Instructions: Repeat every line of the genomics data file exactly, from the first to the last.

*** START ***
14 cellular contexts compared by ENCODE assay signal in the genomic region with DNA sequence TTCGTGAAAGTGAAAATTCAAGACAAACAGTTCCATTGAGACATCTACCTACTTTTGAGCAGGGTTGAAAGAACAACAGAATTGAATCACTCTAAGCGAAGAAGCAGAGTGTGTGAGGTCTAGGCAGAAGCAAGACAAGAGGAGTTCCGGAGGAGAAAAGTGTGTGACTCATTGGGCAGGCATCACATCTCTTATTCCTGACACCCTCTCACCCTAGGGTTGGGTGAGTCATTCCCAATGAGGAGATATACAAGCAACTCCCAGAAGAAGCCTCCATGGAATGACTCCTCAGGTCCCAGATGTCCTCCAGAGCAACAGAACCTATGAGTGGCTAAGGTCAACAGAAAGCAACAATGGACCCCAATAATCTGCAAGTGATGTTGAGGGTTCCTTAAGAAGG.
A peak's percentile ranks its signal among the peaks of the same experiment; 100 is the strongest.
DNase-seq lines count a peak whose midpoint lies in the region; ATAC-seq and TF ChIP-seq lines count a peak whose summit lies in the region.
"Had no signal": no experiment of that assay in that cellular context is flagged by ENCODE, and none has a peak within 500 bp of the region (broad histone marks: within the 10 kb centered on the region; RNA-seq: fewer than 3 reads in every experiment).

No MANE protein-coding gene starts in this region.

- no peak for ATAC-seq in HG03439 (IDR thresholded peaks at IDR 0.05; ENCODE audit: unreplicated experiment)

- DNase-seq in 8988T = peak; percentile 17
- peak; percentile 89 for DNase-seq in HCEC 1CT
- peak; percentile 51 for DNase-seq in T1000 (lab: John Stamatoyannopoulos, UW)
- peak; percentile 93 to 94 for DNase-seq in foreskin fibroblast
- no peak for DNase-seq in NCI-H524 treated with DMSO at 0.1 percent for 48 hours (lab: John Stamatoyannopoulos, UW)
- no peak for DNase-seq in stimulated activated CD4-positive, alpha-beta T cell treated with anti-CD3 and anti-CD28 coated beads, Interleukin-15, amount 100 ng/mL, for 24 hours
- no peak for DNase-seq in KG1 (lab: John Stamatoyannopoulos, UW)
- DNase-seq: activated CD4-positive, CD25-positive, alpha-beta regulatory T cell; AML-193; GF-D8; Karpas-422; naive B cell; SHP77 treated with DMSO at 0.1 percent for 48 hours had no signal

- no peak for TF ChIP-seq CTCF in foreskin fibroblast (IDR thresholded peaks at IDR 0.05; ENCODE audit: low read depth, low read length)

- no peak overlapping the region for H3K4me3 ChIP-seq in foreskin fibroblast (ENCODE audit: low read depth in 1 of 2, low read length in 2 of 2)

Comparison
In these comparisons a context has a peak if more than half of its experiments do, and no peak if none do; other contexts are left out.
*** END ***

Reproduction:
14 cellular contexts compared by ENCODE assay signal in the genomic region with DNA sequence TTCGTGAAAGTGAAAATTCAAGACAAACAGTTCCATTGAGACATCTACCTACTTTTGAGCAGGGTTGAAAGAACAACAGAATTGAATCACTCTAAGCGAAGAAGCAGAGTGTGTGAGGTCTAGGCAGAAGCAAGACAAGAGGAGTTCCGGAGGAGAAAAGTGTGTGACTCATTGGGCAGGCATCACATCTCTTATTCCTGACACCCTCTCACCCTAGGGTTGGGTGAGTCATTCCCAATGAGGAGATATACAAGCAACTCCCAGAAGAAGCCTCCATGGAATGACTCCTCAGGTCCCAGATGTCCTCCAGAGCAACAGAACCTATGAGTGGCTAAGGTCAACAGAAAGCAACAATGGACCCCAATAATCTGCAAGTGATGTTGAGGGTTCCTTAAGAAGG.
A peak's percentile ranks its signal among the peaks of the same experiment; 100 is the strongest.
DNase-seq lines count a peak whose midpoint lies in the region; ATAC-seq and TF ChIP-seq lines count a peak whose summit lies in the region.
"Had no signal": no experiment of that assay in that cellular context is flagged by ENCODE, and none has a peak within 500 bp of the region (broad histone marks: within the 10 kb centered on the region; RNA-seq: fewer than 3 reads in every experiment).

No MANE protein-coding gene starts in this region.

- no peak for ATAC-seq in HG03439 (IDR thresholded peaks at IDR 0.05; ENCODE audit: unreplicated experiment)

- DNase-seq in 8988T = peak; percentile 17
- peak; percentile 89 for DNase-seq in HCEC 1CT
- peak; percentile 51 for DNase-seq in T1000 (lab: John Stamatoyannopoulos, UW)
- peak; percentile 93 to 94 for DNase-seq in foreskin fibroblast
- no peak for DNase-seq in NCI-H524 treated with DMSO at 0.1 percent for 48 hours (lab: John Stamatoyannopoulos, UW)
- no peak for DNase-seq in stimulated activated CD4-positive, alpha-beta T cell treated with anti-CD3 and anti-CD28 coated beads, Interleukin-15, amount 100 ng/mL, for 24 hours
- no peak for DNase-seq in KG1 (lab: John Stamatoyannopoulos, UW)
- DNase-seq: activated CD4-positive, CD25-positive, alpha-beta regulatory T cell; AML-193; GF-D8; Karpas-422; naive B cell; SHP77 treated with DMSO at 0.1 percent for 48 hours had no signal

- no peak for TF ChIP-seq CTCF in foreskin fibroblast (IDR thresholded peaks at IDR 0.05; ENCODE audit: low read depth, low read length)

- no peak overlapping the region for H3K4me3 ChIP-seq in foreskin fibroblast (ENCODE audit: low read depth in 1 of 2, low read length in 2 of 2)

Comparison
In these comparisons a context has a peak if more than half of its experiments do, and no peak if none do; other contexts are left out.